A coronavirus vaccine would drastically reduce the herd immunity threshold—the percentage of the population that needs to be infected or contact the disease to gain herd immunity. In data collected from a U.S. Food and Drug Administration survey, the consulting firm McKinsey and Company found that a vaccine with moderate effectiveness would still reduce the herd immunity threshold to 30 or even 20 percent.  For context, without a vaccine, the U.S. is currently at a 2.2% infection rate, the UK has a less than 1% infection rate, and Brazil has an infection rate of about 2.5%. Scientists have estimated that the coronavirus herd immunity threshold could be as low as 43% without a vaccine, but that would involve nearly half of the population having been infected with the virus. A vaccine will drastically lower that percentage. Health officials in the U.S. and India have estimated that a vaccine for the virus will be available by early 2021, with the Union Health Minister Harsh Vardhan saying that one in five people will be vaccinated by July. Dr. Anthony Fauci, one of Americas most famed disease analysts, said that while a vaccine could be available by January, it will not be administered to large portions of the population until the middle of next year. If coronavirus case counts continue to steadily dimish, a new vaccine will stop the pandemic by July of 2021.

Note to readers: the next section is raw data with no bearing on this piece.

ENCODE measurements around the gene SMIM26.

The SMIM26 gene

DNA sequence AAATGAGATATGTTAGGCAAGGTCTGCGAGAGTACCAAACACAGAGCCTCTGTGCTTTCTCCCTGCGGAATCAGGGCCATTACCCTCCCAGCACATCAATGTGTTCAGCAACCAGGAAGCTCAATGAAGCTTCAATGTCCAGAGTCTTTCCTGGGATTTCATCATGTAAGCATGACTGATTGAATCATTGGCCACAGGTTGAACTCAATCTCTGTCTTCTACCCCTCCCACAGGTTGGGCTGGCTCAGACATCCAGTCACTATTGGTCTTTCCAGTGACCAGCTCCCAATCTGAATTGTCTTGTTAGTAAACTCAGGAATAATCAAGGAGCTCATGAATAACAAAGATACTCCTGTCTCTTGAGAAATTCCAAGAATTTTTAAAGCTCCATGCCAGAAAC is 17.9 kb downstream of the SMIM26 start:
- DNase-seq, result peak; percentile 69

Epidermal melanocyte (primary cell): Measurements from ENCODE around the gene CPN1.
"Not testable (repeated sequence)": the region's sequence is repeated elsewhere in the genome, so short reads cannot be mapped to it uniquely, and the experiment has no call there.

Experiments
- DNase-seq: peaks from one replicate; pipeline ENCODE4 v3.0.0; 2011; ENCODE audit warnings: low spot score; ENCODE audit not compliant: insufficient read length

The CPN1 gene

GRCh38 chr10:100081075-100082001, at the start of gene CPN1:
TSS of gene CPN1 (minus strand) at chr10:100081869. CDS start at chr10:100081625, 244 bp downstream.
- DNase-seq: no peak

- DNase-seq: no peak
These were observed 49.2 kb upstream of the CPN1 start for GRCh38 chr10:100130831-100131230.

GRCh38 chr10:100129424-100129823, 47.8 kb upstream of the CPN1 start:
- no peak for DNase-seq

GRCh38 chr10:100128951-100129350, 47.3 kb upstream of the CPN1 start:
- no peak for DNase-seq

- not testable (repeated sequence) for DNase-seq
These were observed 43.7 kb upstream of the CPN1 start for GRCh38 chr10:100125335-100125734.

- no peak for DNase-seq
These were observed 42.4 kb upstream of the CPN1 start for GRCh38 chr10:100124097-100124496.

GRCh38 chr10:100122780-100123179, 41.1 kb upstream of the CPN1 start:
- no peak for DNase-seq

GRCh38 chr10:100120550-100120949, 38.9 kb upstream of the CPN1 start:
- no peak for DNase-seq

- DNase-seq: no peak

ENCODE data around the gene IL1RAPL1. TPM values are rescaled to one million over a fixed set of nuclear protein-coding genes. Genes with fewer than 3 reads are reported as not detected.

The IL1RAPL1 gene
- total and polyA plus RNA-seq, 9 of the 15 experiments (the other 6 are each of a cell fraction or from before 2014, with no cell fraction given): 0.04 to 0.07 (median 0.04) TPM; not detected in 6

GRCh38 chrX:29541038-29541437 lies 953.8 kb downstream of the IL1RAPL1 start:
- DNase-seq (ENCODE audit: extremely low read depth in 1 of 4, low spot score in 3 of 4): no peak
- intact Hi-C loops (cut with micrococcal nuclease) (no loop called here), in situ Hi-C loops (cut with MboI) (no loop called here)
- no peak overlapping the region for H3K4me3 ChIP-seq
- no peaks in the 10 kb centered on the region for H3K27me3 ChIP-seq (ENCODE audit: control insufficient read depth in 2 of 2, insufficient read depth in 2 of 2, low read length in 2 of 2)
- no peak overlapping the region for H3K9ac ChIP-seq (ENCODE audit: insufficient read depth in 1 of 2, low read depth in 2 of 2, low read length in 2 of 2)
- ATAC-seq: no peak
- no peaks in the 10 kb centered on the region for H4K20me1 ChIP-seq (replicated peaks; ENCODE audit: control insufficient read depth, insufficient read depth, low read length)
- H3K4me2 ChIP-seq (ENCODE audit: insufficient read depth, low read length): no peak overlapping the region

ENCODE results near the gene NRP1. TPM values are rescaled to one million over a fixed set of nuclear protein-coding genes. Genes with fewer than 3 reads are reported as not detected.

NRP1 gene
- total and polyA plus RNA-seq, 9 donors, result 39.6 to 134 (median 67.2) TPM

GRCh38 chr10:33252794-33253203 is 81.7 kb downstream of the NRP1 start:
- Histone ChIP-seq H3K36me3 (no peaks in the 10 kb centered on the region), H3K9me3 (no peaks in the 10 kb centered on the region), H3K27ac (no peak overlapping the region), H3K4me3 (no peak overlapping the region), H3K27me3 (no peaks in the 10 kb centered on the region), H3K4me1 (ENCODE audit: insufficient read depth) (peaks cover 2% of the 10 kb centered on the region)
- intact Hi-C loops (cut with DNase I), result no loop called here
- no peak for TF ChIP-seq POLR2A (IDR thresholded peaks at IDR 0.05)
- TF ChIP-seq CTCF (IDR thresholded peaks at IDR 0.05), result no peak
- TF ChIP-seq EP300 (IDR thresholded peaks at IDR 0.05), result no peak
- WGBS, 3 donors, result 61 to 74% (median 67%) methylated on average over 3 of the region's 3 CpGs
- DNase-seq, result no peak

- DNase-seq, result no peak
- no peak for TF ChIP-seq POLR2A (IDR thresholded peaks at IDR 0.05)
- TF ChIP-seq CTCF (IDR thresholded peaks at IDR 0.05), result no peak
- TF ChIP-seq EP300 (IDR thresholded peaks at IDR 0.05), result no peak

The likelihood people will actually take a vaccine is still up in the air. While a vaccine could help curb the virus by decreasing the herd immunity threshold, a recent poll shows 49 percent of Americans said they would definitely not take a COVID-19 vaccine. 
Rejecting the premises